During their first war - against the United States and the Lon Nol regime - the Khmer Rouge developed much faster. After three years of fighting it had a stranglehold on Phnom Penh; after five years they captured it.
For a revolutionary organization that claimed to champion the cause of Kampuchea's poor peasantry - over 50 percent of the population - the Khmer Rouge collapsed fast in 1979 and has revived slowly.
The coalition's base areas still seem dependent on the string of refugee camps along the Thai-Khmer border. Housing 228,000 refugees, civilians, and fighters, the camps are administered by the three CGDK members and fed by the United Nations.
The Chinese give their military aid predominantly to the Khmer Rouge, and the six-member Association of Southeast Asian Nations (ASEAN) gives it exclusively to the noncommunists. The US is probably supplying the KPNLF, while ASEAN's newest and richest member, Brunei, will probably start contributing soon.
But unless the so-called coalition government can move its base areas inside the country - or until the Vietnamese can destroy those bases - the Kampuchean problem is condemned to stalemate.
In theory, of course, the Soviets could break the deadlock by pressuring Vietnam to moderate its stance. This is highly unlikely: The Sino-Soviet talks seem to have shifted from the knotty problems of Kampuchea and Afghanistan to more approachable questions of trade and student exchange.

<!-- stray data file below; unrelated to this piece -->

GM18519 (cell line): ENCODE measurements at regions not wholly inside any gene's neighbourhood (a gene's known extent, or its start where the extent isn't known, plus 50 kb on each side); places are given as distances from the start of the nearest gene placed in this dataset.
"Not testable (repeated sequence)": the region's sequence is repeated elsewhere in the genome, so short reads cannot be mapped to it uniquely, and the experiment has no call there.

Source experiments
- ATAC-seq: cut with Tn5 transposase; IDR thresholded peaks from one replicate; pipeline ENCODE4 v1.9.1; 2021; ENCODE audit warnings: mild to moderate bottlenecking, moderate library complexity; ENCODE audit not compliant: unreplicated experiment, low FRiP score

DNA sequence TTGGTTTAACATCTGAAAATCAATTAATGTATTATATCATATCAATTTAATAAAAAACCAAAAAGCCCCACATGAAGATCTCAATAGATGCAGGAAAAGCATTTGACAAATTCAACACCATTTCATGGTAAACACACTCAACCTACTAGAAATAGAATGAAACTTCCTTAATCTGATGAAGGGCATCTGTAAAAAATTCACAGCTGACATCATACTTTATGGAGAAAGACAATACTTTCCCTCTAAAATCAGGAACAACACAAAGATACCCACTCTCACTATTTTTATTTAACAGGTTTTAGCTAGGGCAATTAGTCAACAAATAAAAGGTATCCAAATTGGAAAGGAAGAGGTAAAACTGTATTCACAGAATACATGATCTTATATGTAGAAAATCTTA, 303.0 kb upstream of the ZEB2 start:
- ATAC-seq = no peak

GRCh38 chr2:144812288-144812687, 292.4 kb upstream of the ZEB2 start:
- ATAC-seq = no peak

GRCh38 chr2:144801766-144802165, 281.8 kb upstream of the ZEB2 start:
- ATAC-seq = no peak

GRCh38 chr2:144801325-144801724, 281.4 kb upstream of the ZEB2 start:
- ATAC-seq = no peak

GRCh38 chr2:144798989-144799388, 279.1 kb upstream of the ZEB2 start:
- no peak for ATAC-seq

And why should the Soviets break the stalemate?
They have paid for their alliance with Hanoi but have benefited immeasurably from it. Their naval activities in the Indian Ocean have intensified, thanks to access to Vietnamese bases, especially at Cam Ranh Bay. More important, however, the Soviets have become a political force in Southeast Asia, where they previously counted for little. Nations of the region now admit, usually unhappily, that the Soviet factor has to be taken into consideration in any assessment of regional security.
The Soviets are, in fact, the main beneficiaries of the Kampuchean conflict.
Next: An inside look at the Khmer Rougi.